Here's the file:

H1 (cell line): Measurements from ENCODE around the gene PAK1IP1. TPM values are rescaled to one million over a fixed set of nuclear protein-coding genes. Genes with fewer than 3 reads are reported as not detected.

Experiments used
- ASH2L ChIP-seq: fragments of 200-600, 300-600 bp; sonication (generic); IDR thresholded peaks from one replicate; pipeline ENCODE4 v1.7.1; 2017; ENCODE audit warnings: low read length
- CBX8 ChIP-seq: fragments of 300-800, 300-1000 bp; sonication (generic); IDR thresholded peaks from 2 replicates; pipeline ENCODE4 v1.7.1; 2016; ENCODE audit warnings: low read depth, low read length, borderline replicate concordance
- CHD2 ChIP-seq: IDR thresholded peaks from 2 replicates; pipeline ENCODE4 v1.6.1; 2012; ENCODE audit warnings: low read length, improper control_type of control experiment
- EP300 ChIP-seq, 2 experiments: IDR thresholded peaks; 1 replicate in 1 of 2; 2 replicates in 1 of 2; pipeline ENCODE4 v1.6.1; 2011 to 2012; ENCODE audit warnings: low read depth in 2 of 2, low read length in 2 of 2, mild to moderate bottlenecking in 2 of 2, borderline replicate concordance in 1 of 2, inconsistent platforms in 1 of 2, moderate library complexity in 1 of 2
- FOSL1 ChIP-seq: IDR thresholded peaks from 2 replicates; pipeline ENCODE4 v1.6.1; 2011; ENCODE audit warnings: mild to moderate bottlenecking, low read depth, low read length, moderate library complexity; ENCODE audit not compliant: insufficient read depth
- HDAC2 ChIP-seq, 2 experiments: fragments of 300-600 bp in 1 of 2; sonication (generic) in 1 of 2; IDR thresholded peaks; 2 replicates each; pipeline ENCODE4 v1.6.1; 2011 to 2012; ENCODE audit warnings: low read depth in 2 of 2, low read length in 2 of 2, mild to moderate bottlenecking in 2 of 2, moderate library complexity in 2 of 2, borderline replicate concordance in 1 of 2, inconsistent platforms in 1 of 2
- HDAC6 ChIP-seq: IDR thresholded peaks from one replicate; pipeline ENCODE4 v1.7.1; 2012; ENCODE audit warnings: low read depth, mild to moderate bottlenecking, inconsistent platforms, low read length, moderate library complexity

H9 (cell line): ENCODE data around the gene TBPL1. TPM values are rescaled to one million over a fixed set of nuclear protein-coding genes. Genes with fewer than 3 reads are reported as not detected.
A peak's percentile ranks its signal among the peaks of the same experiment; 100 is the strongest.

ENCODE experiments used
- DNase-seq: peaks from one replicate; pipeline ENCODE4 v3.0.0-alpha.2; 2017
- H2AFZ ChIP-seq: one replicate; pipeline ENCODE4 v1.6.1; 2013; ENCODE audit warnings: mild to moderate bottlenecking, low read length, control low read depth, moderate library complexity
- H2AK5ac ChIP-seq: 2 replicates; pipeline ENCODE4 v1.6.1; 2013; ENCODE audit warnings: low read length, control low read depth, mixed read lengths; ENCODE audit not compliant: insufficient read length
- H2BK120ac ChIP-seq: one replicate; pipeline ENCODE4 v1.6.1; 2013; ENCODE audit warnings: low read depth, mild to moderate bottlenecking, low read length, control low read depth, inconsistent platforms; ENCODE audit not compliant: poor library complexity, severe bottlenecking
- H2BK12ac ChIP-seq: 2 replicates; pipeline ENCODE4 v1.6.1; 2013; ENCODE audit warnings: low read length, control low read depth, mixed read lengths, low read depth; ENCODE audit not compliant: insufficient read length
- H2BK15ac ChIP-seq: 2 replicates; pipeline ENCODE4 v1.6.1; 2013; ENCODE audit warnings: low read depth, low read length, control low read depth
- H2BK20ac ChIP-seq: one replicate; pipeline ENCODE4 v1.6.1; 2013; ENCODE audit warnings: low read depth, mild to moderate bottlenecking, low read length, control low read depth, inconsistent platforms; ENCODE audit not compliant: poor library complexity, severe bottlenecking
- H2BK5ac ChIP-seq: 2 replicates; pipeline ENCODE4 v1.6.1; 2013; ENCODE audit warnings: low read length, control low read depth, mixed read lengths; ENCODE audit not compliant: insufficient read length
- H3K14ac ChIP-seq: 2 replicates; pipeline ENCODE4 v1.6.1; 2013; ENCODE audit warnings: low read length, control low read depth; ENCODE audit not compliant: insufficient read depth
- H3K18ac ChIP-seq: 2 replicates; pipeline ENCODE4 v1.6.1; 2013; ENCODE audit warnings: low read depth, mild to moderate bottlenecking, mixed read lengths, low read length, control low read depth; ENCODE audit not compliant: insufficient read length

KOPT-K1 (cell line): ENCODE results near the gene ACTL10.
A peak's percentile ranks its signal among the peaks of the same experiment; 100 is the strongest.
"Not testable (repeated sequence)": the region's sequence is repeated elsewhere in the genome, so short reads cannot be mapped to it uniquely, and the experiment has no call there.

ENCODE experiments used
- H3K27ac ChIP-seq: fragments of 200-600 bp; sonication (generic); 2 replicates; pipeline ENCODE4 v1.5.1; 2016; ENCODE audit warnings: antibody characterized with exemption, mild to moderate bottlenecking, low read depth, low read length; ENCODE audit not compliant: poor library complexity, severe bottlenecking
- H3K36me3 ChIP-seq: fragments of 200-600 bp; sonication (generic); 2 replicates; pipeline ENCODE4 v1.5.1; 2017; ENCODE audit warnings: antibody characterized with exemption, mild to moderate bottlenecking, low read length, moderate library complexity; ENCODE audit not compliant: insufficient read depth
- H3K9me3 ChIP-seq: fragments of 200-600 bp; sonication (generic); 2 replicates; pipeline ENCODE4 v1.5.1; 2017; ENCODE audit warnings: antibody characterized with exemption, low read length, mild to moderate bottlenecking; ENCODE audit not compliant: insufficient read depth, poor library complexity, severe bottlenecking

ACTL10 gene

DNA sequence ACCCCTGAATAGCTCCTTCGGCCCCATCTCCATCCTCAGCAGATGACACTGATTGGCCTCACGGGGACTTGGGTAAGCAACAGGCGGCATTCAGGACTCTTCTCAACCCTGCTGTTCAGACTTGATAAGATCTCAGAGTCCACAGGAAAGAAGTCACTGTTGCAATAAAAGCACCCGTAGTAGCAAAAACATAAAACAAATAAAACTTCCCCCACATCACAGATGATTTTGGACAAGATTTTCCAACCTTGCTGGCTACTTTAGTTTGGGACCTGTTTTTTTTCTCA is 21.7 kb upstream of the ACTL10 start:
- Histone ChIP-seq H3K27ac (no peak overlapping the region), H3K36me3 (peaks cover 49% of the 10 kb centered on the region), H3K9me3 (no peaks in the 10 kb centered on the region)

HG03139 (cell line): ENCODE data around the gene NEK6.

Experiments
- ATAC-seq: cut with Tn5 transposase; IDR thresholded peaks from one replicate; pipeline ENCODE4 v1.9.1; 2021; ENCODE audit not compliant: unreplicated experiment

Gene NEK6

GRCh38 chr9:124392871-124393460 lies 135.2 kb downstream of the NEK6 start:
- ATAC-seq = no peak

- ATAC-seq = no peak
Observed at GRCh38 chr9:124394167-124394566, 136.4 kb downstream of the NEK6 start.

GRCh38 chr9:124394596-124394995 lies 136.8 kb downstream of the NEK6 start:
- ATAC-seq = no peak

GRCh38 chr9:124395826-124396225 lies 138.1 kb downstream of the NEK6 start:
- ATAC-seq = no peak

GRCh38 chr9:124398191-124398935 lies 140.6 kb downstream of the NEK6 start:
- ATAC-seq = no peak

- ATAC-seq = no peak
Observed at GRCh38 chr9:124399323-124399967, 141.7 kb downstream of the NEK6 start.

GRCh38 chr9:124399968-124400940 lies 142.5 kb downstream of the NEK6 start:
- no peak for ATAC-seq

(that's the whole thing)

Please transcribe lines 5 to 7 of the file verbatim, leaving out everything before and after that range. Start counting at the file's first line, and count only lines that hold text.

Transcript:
- CHD2 ChIP-seq: IDR thresholded peaks from 2 replicates; pipeline ENCODE4 v1.6.1; 2012; ENCODE audit warnings: low read length, improper control_type of control experiment
- EP300 ChIP-seq, 2 experiments: IDR thresholded peaks; 1 replicate in 1 of 2; 2 replicates in 1 of 2; pipeline ENCODE4 v1.6.1; 2011 to 2012; ENCODE audit warnings: low read depth in 2 of 2, low read length in 2 of 2, mild to moderate bottlenecking in 2 of 2, borderline replicate concordance in 1 of 2, inconsistent platforms in 1 of 2, moderate library complexity in 1 of 2
- FOSL1 ChIP-seq: IDR thresholded peaks from 2 replicates; pipeline ENCODE4 v1.6.1; 2011; ENCODE audit warnings: mild to moderate bottlenecking, low read depth, low read length, moderate library complexity; ENCODE audit not compliant: insufficient read depth